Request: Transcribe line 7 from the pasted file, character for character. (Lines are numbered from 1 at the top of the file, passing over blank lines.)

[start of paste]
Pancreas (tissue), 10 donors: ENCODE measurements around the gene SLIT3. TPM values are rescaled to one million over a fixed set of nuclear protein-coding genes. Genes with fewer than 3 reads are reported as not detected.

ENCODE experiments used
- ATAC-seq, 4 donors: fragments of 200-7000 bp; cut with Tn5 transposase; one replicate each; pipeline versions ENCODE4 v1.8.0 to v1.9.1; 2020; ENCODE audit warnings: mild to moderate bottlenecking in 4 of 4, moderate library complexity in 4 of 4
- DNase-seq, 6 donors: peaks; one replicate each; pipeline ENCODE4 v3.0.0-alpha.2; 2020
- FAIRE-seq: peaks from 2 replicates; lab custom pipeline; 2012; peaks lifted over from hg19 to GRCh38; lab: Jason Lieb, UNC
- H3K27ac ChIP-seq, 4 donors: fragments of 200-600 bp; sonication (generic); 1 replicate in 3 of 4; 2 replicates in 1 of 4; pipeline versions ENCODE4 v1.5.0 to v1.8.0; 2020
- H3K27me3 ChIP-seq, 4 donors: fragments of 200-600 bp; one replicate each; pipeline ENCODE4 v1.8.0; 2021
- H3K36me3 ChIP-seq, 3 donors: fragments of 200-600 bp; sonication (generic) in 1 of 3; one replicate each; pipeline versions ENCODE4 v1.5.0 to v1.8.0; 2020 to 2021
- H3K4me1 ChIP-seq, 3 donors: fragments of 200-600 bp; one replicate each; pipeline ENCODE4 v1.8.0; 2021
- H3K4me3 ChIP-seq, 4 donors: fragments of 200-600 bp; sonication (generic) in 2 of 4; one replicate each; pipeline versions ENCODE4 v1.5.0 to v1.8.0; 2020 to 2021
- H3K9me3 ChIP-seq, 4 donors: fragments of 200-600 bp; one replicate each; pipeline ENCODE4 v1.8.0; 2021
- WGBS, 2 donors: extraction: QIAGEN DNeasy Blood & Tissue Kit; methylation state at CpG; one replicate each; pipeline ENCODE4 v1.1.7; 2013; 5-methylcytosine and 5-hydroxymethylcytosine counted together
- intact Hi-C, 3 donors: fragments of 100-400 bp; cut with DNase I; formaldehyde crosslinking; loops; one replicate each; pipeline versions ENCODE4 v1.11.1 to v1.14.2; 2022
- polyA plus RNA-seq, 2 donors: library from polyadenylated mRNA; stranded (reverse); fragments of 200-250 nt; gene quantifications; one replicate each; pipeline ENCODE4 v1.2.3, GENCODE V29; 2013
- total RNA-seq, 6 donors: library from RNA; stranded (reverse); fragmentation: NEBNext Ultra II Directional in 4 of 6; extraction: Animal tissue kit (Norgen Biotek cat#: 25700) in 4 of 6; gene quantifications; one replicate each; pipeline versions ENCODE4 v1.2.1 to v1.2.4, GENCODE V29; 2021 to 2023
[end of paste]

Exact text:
- H3K27me3 ChIP-seq, 4 donors: fragments of 200-600 bp; one replicate each; pipeline ENCODE4 v1.8.0; 2021